In a passive ALF, the input frequency must correspond almost exactly to the natural absorption lines of the vapor cell. Active ARFs are much more flexible, however, as the vapor may be stimulated so that it will absorb other frequencies of light.[17][18]

Faraday and Voigt filters do not shift the frequency or wavelength of the signal light.

Response time and transmission rate

The response time of an absorption-re-emission atomic line filter directly affects the rate information is transmitted from the light source to the receiver. Therefore, a minimal response time is an important property of these ALFs. The response time of such an ALF, is largely dependent on the spontaneous decay of the excited atoms in the vapor cell. In 1988, Jerry Gelbwachs cited, “typical rapid spontaneous emission times are ~ 30 ns, which suggests that the upper limit on the information rate is approximately 30 MHz”.[16]

Many methods of decreasing the response time of ALFs have been developed. Even in the late 1980s, certain gases were used to catalyze the decay of the electrons of the vapor cell. In 1989, Eric Korevaar had developed his Fast ALF design which detected emitted fluorescence without photosensitive plates.[3] With such methods employed, gigahertz frequencies are easily attainable.[16]



A graph of transmission to relative wavelength in a potassium FADOF centered at the D1 transition of 770.1093 nm. The graph is for a single polarization, so the maximum transmission is 0.5. The highlighted area is generally used as the transmission spectrum of the FADOF. No optical losses are shown.

Atomic line filters are inherently very efficient filters, generally classified as “ultra-high-Q” as their Q factor is in the 105 to 106 range.[2] This is partially because the, “crossed polarizers … serve to block out background light with a rejection ratio better than 10-5”.[19] The passband of a typical Faraday filter may be a few GHz.[17] The total output of a Faraday filter may be around 50% of the total input light intensity. The light lost is reflected or absorbed by imperfect lenses, filters and windows.[20]


The band-pass of an atomic line filter is usually equal to the Doppler profile of the vapor cell, the natural range of frequencies at which a vapor cell will be excited by a pure light source. The Doppler profile is the width of the spectrum of Doppler shifted radiation emitted by the vapor cell due to its thermal motion. This value is less for larger atoms at lower temperatures, a system considered more ideal.

There are some circumstances where this is not the case, and it is desirable to make the width of the transition line larger than the Doppler profile. For instance, when tracking a quickly accelerating object, the band-pass of the ALF must include within it the maximum and minimum values for the reflected light. The accepted method for increasing the band-pass involves placing an inert gas in the vapor cell. This gas both widens the spectral line and increases the transmission rate of the filter.[6]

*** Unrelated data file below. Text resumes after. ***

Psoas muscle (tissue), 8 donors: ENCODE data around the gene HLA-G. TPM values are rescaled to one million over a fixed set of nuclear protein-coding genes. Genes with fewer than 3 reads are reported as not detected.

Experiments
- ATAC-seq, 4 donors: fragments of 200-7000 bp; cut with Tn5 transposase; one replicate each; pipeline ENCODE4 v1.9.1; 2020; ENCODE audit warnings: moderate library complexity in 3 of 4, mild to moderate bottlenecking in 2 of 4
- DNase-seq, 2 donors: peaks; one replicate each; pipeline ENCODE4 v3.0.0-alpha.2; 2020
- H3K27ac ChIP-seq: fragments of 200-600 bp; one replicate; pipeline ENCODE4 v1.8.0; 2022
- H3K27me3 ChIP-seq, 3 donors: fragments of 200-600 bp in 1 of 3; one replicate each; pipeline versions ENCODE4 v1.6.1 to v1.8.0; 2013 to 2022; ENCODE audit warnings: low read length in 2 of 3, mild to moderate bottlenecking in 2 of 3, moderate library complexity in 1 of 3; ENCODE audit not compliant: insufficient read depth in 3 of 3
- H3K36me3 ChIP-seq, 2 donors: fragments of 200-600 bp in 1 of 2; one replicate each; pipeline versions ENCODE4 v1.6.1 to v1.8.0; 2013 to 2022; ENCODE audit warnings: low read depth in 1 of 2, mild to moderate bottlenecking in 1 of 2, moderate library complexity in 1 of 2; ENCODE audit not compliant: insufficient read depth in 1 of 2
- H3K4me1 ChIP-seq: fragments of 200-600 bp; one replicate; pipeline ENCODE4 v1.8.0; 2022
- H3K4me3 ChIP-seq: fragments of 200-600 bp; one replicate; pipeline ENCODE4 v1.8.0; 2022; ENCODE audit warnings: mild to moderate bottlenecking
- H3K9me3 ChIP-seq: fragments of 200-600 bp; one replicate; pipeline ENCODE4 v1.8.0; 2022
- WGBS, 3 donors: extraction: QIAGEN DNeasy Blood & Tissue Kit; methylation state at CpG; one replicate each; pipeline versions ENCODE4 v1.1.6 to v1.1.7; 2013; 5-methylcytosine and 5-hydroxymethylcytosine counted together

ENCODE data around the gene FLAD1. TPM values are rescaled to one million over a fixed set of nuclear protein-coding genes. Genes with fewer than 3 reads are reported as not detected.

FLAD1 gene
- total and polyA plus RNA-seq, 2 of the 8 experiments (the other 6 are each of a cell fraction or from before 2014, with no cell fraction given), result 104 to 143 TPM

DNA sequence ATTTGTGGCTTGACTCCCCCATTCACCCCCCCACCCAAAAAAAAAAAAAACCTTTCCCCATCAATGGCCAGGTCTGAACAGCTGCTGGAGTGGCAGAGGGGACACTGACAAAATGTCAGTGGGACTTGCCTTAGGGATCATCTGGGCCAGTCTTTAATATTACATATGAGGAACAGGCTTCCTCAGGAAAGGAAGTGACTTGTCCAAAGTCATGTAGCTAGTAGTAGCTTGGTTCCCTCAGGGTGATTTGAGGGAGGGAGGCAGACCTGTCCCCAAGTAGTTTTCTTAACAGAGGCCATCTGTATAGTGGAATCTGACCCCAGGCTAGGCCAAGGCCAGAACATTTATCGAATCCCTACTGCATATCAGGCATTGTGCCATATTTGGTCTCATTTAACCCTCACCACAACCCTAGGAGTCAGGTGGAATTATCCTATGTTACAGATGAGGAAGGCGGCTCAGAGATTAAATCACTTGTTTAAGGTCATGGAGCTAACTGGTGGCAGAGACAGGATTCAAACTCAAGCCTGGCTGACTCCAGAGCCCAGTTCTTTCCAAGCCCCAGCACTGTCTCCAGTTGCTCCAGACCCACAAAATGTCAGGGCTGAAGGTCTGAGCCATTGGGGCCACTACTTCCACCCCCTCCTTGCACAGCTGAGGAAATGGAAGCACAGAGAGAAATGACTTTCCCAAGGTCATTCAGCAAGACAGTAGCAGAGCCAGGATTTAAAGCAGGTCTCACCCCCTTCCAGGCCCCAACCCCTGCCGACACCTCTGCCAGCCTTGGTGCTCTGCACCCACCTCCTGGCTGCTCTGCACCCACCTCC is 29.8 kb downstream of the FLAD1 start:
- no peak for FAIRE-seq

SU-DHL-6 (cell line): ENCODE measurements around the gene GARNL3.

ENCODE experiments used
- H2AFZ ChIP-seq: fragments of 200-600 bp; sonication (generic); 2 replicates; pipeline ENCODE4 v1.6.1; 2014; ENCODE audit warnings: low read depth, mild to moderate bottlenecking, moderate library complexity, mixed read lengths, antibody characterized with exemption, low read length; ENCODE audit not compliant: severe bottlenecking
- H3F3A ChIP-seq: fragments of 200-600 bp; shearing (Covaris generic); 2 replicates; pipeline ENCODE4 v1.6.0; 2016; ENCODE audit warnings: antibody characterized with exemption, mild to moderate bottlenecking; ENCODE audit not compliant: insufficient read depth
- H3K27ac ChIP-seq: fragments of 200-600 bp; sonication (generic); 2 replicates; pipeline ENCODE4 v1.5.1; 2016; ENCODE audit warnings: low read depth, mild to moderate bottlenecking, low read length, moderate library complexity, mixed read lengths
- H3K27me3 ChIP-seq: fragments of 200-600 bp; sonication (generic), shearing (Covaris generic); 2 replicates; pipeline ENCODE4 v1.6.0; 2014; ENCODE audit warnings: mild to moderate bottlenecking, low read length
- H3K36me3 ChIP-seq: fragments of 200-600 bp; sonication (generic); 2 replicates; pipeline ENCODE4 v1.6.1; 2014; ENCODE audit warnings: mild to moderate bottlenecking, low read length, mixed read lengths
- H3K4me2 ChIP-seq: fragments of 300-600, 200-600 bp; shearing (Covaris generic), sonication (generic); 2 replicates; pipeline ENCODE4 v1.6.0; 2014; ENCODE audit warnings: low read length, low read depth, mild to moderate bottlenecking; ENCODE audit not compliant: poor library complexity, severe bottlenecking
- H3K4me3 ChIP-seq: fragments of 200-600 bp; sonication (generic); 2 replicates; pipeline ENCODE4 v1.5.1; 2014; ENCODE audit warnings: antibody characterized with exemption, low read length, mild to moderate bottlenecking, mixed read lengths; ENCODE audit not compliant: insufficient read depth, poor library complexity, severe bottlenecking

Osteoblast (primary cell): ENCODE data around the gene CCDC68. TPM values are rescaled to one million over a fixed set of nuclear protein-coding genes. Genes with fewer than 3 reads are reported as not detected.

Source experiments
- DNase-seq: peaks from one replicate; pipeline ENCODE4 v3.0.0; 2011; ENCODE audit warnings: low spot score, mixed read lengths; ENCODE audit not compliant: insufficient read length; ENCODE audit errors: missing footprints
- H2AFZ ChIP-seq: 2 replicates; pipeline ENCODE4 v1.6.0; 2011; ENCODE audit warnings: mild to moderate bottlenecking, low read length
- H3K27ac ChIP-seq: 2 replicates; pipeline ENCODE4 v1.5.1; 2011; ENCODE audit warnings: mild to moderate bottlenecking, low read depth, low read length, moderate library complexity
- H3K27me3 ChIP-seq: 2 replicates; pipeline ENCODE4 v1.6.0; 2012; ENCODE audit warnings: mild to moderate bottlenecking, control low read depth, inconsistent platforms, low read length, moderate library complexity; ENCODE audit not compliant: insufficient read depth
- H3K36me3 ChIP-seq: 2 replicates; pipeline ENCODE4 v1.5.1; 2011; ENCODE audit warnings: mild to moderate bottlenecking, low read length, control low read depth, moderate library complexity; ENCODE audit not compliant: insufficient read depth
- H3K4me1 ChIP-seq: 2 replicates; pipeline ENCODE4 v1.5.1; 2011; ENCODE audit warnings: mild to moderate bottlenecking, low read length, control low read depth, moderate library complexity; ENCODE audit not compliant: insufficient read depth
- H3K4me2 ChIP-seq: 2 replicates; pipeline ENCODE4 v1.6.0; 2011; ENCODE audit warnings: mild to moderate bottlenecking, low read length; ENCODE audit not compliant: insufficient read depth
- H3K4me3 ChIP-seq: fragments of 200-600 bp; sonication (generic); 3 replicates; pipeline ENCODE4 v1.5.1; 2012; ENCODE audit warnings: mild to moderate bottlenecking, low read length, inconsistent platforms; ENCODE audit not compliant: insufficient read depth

Sources of noise

For all of their efficiency, atomic line filters are not perfect; there are many sources of error, or “noise”, in a given system. These are manifest as electromagnetic radiation independent of the working processes of the filter and the intensity of the signal light. One source of error is the thermal radiation of and within the ALF itself. Some thermal radiation comes directly from the filter and happens to be within the bandpass of the second broad band filter. More noise is created if the filter is designed for output in the infrared range, as most of the thermal radiation would be in that spectrum. These emissions may stimulate the vapor and create the radiation it is trying to detect in the first place.[16]

Active atomic line filters are more likely to produce noise than passive ones because actives have no “state selectivity”; the pumping source may accidentally excite atoms hit by the wrong light up to the critical energy level, emitting radiation spontaneously.[6]

Other errors may be caused by atomic absorption/resonance lines not targeted but still active. Though most “near” transitions are over 10 nanometers away (far enough to be blocked by the broad-band filters), the fine and hyperfine structure of the target absorption line may absorb incorrect frequencies of light and pass them through to the output sensor.[6]

Relevant phenomena

Stark splitting in Hydrogen. Energy eigenvalues of Stark shifts are shown here as a function of electric field strength.

Radiation trapping in an atomic line filter may seriously affect the performance and therefore tuning of an ALF. In the original studies of atomic line filters in the 1970s and early 1980s, there was a “large overestimation of the [signal bandwidth]”. Later, radiation trapping was studied, analyzed and ALFs were optimized to account for it.[21]

In all atomic line filters, the position and widths of the vapor cell resonance lines are among the most important properties. By the Stark effect and Zeeman splitting, the base absorption lines may be split into finer lines. “Stark and Zeeman tuning… can be used to tune the detector.”[12] Consequently, manipulation of electric and magnetic fields may alter other properties of the filter (i.e. shifting the passband).[22]